Researchers at Saint Louis University tested a novel antioxidant-based ingredient made from spearmint extract and two different doses of a similar antioxidant made from rosemary extract on mice that have age-related cognitive decline.
Results concluded the higher-dose rosemary extract compound was the most powerful in improving memory and learning in three tested behaviors. The lower-dose rosemary extract improved memory in two of the behavioral tests, as did the compound made from spearmint extract.
"We found that these proprietary compounds reduce deficits caused by mild cognitive impairment, which can be a precursor to Alzheimer's disease," said Susan Farr, Ph.D., research professor, geriatrics, Saint Louis University.
Further, there were signs of reduced oxidative stress, which is considered a hallmark of age-related decline, in the part of the brain that controls learning and memory.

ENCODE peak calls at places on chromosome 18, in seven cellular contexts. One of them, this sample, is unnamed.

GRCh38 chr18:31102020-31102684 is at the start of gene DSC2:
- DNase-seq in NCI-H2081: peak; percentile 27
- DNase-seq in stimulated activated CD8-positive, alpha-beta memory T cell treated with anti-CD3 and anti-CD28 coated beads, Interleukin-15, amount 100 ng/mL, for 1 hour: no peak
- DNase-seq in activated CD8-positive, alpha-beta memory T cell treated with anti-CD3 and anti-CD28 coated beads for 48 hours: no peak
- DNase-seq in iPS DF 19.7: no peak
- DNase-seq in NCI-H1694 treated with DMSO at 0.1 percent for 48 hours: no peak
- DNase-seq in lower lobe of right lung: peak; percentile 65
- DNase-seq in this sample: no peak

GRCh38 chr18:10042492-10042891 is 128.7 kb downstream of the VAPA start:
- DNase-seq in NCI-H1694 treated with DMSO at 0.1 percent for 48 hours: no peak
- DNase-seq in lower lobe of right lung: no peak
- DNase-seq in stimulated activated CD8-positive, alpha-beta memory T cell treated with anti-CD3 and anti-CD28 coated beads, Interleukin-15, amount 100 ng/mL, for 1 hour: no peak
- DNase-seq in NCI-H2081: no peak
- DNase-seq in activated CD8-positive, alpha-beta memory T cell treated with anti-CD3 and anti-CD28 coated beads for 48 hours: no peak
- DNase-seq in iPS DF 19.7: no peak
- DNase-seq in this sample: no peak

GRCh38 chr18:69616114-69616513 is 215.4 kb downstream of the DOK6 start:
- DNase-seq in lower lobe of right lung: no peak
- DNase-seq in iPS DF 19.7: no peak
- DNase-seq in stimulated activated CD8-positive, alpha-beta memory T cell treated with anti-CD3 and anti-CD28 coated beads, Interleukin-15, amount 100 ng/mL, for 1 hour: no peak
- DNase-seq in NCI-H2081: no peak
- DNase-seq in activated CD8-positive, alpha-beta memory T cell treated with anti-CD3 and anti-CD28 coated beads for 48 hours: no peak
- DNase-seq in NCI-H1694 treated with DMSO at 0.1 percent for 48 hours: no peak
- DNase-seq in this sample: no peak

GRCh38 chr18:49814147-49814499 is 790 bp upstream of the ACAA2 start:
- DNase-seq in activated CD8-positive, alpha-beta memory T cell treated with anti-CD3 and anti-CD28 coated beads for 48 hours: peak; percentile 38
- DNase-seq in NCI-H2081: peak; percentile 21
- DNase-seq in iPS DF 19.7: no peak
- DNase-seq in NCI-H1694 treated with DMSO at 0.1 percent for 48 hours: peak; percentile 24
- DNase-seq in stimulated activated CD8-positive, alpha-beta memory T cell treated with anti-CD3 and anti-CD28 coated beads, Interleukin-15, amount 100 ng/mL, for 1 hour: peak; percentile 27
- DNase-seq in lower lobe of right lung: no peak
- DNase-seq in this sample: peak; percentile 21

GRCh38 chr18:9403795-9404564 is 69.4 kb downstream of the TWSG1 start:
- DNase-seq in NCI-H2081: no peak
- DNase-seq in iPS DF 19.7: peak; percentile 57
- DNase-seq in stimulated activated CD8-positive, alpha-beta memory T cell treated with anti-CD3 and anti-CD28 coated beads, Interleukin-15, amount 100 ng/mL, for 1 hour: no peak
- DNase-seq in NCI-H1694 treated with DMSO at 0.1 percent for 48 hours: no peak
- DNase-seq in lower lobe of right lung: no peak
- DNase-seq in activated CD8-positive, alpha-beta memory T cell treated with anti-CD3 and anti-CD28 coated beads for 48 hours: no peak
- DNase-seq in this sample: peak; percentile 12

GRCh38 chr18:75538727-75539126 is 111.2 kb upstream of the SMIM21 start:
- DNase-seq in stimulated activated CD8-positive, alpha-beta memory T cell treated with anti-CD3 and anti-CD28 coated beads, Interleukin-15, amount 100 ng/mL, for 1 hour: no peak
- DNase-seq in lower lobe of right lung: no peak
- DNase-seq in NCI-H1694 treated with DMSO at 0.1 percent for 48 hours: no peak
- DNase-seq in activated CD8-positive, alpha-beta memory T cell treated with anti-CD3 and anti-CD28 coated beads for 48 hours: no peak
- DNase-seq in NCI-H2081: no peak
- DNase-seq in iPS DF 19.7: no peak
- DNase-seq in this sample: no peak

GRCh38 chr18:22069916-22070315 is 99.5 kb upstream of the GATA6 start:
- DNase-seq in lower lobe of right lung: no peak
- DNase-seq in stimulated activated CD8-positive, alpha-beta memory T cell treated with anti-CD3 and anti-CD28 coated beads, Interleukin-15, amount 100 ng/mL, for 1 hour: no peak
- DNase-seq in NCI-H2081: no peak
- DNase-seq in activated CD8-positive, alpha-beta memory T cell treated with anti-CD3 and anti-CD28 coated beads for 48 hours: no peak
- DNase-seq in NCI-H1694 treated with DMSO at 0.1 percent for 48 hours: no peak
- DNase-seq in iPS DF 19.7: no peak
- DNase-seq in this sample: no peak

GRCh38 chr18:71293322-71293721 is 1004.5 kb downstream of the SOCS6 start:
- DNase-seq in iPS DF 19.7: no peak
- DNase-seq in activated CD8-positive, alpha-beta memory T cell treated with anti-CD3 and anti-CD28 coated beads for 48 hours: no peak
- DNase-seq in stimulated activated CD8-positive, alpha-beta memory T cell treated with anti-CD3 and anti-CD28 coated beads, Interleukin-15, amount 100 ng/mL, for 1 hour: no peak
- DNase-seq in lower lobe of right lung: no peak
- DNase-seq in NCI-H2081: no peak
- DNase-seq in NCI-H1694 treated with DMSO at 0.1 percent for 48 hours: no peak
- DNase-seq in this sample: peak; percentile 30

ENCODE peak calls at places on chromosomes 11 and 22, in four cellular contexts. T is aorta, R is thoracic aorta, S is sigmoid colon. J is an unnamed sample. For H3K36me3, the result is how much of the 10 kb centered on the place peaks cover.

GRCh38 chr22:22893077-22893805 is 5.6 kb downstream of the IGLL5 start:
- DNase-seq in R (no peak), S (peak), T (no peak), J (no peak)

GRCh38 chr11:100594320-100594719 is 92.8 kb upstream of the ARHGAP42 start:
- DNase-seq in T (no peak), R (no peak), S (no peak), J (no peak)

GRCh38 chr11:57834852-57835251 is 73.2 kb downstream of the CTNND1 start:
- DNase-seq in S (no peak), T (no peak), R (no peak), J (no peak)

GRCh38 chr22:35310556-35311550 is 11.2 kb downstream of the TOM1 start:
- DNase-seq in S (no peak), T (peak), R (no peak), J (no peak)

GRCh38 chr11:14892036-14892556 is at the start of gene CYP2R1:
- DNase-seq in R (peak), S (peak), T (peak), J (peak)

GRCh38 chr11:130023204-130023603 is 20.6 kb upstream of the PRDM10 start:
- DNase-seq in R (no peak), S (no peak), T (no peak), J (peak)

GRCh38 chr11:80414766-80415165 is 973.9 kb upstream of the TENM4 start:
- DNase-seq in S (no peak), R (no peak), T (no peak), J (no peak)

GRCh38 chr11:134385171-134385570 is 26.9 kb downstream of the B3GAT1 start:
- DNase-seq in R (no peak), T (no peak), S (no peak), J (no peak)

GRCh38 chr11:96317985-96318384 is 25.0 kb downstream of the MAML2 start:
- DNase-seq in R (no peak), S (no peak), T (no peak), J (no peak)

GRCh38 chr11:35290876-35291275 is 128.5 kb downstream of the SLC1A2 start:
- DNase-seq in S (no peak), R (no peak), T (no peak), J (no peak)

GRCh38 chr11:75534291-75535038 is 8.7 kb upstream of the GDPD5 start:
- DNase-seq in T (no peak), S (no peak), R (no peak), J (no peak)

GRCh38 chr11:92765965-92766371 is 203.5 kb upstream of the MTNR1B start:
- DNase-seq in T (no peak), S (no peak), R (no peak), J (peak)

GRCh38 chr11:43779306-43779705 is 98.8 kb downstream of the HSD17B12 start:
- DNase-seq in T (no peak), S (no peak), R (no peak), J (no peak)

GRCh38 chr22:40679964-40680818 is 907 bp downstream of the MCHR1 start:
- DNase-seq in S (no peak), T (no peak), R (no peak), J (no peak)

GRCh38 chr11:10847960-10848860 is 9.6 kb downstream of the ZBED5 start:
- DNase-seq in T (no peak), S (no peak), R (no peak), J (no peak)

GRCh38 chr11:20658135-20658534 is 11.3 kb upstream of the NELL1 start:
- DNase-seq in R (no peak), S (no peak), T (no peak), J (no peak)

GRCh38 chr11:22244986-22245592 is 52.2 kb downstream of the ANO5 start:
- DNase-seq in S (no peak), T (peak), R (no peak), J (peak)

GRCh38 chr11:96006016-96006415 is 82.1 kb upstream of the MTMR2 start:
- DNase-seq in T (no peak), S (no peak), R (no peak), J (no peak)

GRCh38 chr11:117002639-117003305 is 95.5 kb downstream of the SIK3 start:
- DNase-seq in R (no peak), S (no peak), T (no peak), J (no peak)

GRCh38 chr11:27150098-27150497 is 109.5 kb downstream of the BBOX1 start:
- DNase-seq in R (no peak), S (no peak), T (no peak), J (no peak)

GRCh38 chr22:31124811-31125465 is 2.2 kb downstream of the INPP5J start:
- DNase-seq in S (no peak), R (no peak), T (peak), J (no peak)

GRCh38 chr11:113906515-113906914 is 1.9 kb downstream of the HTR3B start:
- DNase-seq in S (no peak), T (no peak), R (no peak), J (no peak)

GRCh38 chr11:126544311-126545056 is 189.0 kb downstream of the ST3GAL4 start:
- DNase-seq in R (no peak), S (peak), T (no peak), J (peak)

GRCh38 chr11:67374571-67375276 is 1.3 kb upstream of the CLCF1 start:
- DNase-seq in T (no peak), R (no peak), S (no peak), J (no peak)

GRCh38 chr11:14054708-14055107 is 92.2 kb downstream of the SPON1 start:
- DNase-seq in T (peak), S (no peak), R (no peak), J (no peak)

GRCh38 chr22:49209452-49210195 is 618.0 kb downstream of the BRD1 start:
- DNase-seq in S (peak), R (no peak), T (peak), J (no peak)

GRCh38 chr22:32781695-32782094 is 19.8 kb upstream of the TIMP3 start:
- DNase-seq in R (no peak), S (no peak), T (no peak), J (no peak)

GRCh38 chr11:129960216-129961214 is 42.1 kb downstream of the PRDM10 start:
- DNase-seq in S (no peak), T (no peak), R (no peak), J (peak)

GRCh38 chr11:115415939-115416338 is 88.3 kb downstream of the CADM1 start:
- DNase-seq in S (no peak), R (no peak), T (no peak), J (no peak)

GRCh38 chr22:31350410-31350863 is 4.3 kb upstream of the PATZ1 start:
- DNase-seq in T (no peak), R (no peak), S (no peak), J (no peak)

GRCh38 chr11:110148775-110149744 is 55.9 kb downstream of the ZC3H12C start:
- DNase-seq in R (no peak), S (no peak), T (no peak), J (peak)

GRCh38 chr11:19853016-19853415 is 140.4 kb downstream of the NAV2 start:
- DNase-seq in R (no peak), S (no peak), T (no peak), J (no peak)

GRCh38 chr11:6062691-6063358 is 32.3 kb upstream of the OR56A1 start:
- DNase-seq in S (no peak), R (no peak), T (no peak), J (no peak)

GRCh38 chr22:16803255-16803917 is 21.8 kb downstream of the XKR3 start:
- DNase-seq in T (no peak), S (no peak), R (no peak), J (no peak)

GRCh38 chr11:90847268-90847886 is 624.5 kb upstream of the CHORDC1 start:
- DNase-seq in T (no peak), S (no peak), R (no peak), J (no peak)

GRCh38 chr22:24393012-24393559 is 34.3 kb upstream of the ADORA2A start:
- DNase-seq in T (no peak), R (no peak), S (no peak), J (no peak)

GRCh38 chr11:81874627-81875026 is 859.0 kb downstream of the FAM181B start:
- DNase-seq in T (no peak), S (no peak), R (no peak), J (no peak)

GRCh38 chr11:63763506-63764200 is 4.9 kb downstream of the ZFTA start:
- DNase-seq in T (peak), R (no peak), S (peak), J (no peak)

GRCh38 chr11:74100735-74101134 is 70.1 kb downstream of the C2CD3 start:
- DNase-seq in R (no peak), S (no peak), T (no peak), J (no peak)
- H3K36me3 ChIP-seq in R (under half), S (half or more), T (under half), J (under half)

"Our research suggests these extracts made from herbs might have beneficial effects on altering the course of age-associated cognitive decline," Farr said.
Additional research has shown a healthy diet with sufficient amounts of vitamin C and vitamin D may also help to ward off Alzheimer's disease.

Saturday, November 16, 2013

New Website Aims for Honey Sourcing Transparency

 A new search function on www.TrueSourceHoney.com allows U.S. shoppers to be sure that they're not mistakenly buying honey that has been illegally shipped from China. In one easy step they can help ensure the safety and quality of their honey, while also supporting U.S. honey producers and beekeepers. In addition, retailers and manufacturers are able to trace their product back to the hive.